Problems are the bane of all businesses, and solving them is a constant battle as publishers fight to succeed. Spurred by a penchant for action, they quickly switch into solution mode and in many cases address the wrong issues. The secret to winning the struggle is not simply solving problems, but first knowing what the real problem is.
For example, a publisher may begin brainstorming with employees by saying, “We have a problem with poor sales. What can we do about it?” A staff wanting to appear enthusiastic and helpful responds with recommendations for solutions. These might include publishing more books, increasing publicity, changing distributors or selling through more bookstores. Unfortunately, low sales are just a symptom of the real problem, and the solutions offered are analogous to re-arranging the deck chairs on the Titanic.
What if the premise were reframed by asking the question differently? The publisher could open the creative session by saying, “Why do you think sales are down?” This question focuses the discussion on the cause of the problem, not its symptom, and develops an entirely new cluster of solutions.
Now, a staff wanting to appear more thoughtful and strategic might respond by questioning the definition of their target readers, the ability of matching content correctly with those readers and the lack of expansion into non-bookstore segments. Here are several ways in which a creative brainstorming session can define the problem and kick-start new thinking for solutions that are more accurate and productive.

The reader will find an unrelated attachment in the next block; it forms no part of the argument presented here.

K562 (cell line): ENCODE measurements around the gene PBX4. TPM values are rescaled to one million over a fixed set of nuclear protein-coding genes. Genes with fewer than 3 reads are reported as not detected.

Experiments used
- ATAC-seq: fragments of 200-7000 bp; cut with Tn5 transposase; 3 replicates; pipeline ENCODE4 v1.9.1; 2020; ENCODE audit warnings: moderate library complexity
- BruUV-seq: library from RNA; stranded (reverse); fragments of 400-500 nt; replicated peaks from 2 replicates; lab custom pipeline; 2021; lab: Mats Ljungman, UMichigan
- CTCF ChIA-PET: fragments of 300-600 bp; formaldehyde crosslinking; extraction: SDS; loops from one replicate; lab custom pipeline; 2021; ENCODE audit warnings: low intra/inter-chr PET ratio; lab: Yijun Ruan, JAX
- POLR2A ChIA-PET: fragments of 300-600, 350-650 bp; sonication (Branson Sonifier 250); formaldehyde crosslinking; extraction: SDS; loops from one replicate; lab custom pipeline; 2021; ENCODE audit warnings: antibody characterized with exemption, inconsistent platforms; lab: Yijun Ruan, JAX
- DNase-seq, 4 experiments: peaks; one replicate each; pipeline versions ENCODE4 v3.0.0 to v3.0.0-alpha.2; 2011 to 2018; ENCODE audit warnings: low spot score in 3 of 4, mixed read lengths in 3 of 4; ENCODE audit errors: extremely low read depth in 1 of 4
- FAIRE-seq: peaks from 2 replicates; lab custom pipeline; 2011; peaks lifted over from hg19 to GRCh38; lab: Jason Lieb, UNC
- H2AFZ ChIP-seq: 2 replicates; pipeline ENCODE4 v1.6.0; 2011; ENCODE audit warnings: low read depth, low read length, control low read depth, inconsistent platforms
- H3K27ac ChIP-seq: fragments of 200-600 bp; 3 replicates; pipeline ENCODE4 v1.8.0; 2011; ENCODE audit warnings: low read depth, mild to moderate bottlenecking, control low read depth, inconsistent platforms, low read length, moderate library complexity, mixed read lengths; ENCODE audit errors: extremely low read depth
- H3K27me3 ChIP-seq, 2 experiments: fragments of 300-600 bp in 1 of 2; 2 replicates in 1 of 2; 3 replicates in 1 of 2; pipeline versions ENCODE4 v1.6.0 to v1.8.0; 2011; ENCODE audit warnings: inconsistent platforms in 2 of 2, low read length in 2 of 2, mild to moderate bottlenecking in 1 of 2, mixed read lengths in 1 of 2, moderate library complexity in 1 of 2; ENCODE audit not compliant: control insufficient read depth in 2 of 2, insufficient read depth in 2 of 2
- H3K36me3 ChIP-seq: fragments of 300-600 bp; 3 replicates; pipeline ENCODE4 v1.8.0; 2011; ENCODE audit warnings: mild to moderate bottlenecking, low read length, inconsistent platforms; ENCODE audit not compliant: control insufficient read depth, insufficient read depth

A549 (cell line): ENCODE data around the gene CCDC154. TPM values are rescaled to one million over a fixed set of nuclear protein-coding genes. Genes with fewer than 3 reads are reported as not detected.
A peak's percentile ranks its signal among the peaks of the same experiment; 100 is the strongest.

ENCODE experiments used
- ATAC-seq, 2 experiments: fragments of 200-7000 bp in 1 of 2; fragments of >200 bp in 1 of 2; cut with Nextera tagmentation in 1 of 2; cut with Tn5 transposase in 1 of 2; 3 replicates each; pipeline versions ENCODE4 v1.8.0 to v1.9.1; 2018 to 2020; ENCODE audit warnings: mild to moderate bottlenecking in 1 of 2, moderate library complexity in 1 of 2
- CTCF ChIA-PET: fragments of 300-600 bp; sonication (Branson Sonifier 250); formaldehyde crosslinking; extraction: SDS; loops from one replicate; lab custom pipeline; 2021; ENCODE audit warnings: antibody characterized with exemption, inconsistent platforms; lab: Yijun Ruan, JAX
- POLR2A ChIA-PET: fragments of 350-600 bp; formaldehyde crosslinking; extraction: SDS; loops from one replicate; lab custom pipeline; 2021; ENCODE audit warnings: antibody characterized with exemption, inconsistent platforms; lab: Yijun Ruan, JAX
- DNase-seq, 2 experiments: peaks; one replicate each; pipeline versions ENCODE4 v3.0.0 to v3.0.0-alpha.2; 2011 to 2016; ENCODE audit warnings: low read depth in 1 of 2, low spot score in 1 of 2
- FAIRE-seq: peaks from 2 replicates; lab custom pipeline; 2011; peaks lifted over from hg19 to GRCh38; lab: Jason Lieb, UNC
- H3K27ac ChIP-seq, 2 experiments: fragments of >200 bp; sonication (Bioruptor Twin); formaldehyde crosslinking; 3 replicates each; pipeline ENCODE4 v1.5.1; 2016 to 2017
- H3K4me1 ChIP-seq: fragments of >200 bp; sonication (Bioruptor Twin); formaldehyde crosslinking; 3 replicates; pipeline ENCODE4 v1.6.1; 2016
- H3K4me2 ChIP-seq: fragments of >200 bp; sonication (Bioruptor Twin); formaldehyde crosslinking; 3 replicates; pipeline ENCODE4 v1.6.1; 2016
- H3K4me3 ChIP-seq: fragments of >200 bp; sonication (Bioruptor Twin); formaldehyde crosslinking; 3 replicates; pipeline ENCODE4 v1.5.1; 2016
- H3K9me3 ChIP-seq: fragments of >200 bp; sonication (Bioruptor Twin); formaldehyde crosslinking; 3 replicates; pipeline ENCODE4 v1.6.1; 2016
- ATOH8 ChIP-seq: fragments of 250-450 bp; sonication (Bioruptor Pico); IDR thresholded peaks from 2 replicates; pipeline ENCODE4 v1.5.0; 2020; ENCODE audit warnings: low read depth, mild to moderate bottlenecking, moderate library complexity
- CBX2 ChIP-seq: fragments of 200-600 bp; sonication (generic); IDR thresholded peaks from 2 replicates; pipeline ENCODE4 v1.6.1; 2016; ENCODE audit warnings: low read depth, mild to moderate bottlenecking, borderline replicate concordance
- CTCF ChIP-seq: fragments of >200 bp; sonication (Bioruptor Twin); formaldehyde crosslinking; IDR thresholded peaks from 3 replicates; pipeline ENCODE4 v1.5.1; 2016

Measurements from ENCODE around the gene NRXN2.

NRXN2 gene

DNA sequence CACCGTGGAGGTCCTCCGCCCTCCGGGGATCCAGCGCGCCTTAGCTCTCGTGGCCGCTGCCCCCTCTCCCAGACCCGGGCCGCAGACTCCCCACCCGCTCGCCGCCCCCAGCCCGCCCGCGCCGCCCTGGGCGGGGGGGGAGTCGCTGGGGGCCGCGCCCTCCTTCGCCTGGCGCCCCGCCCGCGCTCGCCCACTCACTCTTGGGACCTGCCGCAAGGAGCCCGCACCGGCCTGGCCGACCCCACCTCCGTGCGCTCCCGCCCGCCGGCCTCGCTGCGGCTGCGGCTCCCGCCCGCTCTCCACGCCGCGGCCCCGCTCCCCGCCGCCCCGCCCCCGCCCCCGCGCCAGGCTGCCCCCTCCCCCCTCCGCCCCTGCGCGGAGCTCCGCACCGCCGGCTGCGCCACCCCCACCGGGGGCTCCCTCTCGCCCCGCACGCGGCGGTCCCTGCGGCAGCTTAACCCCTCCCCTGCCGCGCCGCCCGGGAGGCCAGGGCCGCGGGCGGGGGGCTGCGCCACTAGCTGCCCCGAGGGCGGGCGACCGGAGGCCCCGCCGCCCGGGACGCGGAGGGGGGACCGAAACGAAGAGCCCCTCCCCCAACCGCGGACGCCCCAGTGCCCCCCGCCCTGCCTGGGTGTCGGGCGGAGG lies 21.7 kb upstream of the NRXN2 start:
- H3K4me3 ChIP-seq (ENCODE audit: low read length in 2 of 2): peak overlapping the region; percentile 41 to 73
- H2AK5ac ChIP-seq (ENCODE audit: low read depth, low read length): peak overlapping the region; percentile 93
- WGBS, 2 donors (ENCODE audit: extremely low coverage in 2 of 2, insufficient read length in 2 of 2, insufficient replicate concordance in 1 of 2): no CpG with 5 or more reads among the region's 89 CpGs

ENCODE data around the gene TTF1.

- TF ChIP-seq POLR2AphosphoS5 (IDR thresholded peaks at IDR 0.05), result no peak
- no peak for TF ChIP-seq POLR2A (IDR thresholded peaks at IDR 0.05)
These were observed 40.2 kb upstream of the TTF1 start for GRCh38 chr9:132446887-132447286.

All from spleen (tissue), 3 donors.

1. Question the objective. Is your objective to increase sales, revenue or profits? Each has a different strategic path to its attainment. For example, changing pricing strategy could lead to lower sales but higher revenue and profits.
2. Have people describe their understanding of the situation in writing before you meet. Some participants may be unduly influenced or intimidated by others during the meeting. If they describe their suggestions prior to the meeting, they may be more precise, strategic and original. And after the meeting, ask them to write their understanding of the solution to confirm major points were communicated as intended.
3. Seek multiple responses. If the only tool you have is a hammer you will look for everything that needs a pounding. In the same vein, book publishers typically see the solution to sales’ problems as publishing more books. Home in on the real problem by changing the way in which you state the question. Asking, “How can we increase sales (revenue or profits)?” will get responses, but the first few are usually the most conventional. Instead, stimulate numerous replies by rewording the question: “In how many ways can we increase sales (revenue or profits) among corporate buyers?” Then ask the same question about buyers in other segments.
4. Stimulate thinking with an unexpected question. Jolt the attendees’ thought process so they do not fall into the “group-think” syndrome where people become afraid to offer what others might misconstrue as unrealistic solutions. Let participants know from the start that this will not be the typical session in which only conventional recommendations are delivered. An example, “If you could wave your magic wand, how would you change the way we currently do business?” Or, “If there were no bookstores, how would we generate revenue?”